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The ANA-Does It TRY To Look Foolish?

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Foolish is definitely too strong a word for the current amusement I am getting from the ANA, however, the organization has certainly looked foolish in the not-too-distant past. Of course, I am writing about that $3,000 check from the Hagars of ACG fame that was given to the ANA and the subsequent picture of ANA officers smiling while accepting the money. No matter what happens, that is an image that will forever tarnish (different than toning) the organization.


Today's amusement comes from the back page of the organization's monthly journal, Numismatist. Has anyone noticed it yet? Each issue of Numismatist that I receive has a mailing cover on it and the back cover of this month's journal has a large title-


E Pluribus Unum The Money That Made America


The title is fair enough and the copy that follows it is also fine-


America's commitment to unity and liberty is embodied in the legend-E Pluribus Unum (Out of Many, One)-that appears on almost every US coin struck since the establishment of the United States Mint in 1792. See the development of a fledgling country and its coinage and currency in the American Numismatic Association Money Museum's newest exhibit.


The money of the United States tells a story of courage, bravery and innovation-spendable evidence of the country's strength and character. The exhibit E Pluribus Unum: The Money That Made America showcases the numismatic pride of a nation, highlighting the changes in this country's coins and paper currency produced for more than 200 years.


This all sounds fine, doesn't it. So, why would the ANA choose three coins to use as the backdrop of the copy and have all three coins devoid of the E Pluribus Unum motto? The backdrop consists of an 1854 one dollar gold piece, which happens to be one of only two regular issue gold denominations struck by this country that never had the motto appear on it. The other regular issue gold denomination with this distinction was the three dollar gold piece. The second and third may be of the same coin, but it is not entirely clear that they are. Regardless, neither image comes from a coin that had E Pluribus Unum on it! The obverse image appears to be an 1854 With Arrows Seated Liberty quarter. I believe it is a quarter because of the relationship of Ms Liberty's head to the stars and rim and also because of the size of the arrows compared to the adjacent date. The reverse image is of a Seated Liberty quarter dollar and none of the coins of this design and denomination combination ever had E Pluribus Unum on them.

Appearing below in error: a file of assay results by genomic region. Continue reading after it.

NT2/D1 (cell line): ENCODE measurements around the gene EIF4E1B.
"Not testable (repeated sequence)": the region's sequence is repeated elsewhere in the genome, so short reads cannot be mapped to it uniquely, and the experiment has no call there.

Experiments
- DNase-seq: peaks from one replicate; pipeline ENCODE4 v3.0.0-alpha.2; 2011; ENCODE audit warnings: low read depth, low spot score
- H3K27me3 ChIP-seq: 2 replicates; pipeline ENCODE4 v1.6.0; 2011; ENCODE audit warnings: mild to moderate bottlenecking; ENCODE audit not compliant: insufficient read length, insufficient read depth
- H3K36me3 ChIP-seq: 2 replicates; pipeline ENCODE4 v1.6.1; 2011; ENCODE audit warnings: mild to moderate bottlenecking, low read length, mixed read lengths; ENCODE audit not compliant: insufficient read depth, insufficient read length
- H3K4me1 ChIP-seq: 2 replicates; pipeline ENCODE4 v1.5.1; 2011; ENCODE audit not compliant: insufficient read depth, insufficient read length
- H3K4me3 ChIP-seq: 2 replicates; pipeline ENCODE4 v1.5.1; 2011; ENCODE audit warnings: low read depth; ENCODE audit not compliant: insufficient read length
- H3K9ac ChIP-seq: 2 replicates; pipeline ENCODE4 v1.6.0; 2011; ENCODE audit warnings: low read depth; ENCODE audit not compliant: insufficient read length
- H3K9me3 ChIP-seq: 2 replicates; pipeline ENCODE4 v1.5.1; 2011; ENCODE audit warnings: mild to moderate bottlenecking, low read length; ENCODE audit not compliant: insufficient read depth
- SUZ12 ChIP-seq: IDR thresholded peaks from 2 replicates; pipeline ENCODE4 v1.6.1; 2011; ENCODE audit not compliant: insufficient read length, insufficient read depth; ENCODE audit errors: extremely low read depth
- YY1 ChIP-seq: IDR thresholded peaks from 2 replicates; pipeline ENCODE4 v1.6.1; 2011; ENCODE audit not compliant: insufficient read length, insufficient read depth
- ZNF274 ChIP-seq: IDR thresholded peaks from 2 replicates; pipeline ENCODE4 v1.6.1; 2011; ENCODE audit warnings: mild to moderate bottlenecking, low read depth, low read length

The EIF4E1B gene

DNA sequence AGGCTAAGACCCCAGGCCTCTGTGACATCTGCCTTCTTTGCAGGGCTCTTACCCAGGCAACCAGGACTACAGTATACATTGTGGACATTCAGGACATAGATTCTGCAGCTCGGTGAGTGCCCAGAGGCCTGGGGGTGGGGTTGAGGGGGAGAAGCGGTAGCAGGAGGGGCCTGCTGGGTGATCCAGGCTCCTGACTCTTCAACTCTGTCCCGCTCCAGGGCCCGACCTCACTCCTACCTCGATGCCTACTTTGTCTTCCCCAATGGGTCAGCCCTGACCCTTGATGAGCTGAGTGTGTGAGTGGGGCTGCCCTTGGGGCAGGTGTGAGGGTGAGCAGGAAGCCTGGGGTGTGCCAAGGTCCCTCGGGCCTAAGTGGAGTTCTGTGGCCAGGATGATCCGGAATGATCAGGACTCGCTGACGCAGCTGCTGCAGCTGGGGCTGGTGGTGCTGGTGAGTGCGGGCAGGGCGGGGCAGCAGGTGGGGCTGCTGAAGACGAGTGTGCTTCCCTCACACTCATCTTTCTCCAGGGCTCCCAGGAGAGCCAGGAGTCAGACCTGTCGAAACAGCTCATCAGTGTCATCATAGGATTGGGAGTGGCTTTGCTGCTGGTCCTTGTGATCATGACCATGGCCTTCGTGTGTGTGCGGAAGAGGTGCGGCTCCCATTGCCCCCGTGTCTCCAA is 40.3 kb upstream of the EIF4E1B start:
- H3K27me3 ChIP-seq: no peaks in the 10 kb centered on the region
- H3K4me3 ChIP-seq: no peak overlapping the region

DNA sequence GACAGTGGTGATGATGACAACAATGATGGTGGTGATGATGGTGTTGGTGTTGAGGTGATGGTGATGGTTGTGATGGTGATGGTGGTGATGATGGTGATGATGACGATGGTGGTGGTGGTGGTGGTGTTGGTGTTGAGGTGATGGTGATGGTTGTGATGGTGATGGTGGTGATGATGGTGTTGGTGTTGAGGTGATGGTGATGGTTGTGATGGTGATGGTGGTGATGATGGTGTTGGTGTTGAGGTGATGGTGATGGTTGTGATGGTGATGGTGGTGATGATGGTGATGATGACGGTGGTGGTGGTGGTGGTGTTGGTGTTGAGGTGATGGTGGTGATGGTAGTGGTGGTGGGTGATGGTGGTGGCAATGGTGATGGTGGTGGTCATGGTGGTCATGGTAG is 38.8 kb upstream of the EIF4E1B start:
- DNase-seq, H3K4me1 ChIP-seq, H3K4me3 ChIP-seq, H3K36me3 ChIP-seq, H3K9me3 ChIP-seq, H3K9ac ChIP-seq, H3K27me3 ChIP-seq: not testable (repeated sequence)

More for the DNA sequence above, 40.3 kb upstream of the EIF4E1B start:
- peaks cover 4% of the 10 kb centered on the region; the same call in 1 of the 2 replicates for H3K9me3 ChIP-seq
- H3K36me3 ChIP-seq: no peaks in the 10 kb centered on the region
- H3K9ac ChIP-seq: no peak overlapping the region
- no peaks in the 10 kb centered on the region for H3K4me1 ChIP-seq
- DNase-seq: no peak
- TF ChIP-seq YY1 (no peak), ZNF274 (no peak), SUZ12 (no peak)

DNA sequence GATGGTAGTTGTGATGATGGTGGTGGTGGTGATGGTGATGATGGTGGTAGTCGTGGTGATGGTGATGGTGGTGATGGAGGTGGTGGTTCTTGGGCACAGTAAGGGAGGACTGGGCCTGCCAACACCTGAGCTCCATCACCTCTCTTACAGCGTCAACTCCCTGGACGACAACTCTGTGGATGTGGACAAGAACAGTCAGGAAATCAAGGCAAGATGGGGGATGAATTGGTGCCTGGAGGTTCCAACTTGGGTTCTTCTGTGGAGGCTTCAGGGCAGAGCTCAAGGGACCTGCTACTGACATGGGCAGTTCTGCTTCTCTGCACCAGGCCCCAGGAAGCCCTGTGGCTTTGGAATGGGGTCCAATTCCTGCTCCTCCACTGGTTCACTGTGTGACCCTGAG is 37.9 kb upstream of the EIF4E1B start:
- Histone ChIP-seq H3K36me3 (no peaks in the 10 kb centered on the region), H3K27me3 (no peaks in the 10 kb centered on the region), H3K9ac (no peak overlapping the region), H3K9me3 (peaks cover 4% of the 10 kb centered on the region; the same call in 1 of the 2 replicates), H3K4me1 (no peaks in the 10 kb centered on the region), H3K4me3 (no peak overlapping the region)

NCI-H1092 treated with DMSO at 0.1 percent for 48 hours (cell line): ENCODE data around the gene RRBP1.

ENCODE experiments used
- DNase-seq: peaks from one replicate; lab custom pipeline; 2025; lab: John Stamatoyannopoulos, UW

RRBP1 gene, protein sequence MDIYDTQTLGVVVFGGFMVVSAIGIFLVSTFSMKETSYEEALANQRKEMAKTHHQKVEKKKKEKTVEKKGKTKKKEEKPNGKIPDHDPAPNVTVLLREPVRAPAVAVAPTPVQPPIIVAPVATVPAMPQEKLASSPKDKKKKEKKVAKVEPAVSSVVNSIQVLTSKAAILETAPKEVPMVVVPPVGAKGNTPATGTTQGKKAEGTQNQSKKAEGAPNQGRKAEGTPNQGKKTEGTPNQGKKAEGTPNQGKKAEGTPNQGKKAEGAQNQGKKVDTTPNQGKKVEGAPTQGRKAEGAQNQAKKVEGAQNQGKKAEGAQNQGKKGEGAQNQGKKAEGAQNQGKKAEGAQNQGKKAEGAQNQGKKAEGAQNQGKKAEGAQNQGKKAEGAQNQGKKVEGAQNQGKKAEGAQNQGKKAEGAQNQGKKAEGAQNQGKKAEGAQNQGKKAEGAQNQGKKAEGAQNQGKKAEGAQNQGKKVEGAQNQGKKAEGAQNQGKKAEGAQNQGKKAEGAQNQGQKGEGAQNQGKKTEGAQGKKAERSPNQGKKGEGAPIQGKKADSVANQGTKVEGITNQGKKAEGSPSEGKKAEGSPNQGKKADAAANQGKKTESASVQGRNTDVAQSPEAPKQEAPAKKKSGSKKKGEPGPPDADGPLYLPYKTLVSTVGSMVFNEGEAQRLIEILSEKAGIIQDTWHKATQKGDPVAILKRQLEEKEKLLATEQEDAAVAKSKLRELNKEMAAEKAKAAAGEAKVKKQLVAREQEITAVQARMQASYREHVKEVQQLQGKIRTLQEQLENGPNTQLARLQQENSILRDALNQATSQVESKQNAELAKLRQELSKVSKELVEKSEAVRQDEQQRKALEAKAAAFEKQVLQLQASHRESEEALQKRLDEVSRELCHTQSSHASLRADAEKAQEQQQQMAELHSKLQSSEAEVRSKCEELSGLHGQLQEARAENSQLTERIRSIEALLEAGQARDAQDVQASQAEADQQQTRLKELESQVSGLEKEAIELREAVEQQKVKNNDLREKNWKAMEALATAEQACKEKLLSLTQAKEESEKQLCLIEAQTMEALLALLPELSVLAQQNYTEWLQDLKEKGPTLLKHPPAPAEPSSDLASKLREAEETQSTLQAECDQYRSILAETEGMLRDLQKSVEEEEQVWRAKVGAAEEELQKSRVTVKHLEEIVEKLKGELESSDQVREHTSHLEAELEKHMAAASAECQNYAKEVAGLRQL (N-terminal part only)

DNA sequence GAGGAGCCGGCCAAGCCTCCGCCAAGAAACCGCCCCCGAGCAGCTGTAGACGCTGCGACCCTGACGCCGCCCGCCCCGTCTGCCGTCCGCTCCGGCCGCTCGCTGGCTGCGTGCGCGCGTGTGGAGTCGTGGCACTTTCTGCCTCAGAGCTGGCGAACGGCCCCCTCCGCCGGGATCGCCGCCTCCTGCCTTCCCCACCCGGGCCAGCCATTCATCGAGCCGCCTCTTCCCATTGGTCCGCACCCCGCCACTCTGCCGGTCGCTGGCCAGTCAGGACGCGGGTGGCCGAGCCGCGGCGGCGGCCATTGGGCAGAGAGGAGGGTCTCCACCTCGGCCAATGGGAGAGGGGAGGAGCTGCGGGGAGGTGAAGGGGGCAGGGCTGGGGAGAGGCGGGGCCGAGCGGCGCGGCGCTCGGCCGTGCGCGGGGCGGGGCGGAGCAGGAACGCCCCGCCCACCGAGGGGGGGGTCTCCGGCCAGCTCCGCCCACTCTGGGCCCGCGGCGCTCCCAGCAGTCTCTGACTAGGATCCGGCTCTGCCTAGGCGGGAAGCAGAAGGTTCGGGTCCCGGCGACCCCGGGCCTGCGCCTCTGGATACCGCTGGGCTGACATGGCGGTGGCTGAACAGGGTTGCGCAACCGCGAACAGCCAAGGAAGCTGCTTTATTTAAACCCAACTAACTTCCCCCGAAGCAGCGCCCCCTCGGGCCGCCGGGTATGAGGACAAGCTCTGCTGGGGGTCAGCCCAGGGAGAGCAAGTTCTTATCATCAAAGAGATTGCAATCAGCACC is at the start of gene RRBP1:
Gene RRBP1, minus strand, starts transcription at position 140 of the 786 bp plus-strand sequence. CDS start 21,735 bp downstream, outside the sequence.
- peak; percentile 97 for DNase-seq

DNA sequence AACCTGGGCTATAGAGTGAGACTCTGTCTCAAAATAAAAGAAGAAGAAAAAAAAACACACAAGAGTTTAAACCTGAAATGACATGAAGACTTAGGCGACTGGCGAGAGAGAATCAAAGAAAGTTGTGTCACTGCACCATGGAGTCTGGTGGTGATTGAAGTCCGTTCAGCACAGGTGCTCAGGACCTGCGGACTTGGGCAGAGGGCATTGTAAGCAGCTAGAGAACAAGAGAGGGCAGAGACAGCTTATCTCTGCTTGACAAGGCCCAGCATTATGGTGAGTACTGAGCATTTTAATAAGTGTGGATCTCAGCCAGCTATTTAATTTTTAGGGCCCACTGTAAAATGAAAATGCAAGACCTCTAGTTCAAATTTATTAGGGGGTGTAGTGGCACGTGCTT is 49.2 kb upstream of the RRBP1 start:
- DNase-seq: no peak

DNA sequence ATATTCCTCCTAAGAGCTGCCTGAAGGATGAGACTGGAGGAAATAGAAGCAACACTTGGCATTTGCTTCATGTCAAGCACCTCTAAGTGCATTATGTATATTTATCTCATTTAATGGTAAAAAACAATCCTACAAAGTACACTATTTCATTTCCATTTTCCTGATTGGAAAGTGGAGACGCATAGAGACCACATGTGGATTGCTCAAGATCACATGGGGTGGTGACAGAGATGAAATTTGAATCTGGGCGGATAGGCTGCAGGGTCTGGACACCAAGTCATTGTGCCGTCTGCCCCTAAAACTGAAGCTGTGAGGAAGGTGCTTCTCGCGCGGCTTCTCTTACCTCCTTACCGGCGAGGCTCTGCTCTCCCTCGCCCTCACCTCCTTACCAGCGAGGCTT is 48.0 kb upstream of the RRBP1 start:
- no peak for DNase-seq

This is a joke, right?!?! The ANA could not possibly have an entire back page devoted to an exhibit titled E Pluribus Unum and then use coins to promote the exhibit that never had it incorporated in their designs. Could they? That same organization that gleefully accepted money from ACG has now come out with a follow up hit, and here it is.



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Good point Tom. I knew the ANA began to think sideways when they spent a ton of money on their new logo. A logo that is definitely inferior to their older one and certainly one that appears to have been quickly sketched by a third grader, in the dark, after eating a Snickers bar and drinking a can of Dr. Pepper.

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With Coin World and Coin Values, Beth Deisher always has me come up with the images or at least the ideas for them. I wonder if the text for the write-up was done with a complete disconnect with the artistic side of the publication. I admit, it still represents a huge blunder, and an editor who was paying attention to what is obvious would have caught it. Perhaps that one went to press without the usual editorial scrutiny. I'd encourage you, Tom, to write a letter to the editor about this.


And Pat, I could not agree more. crazy.gif



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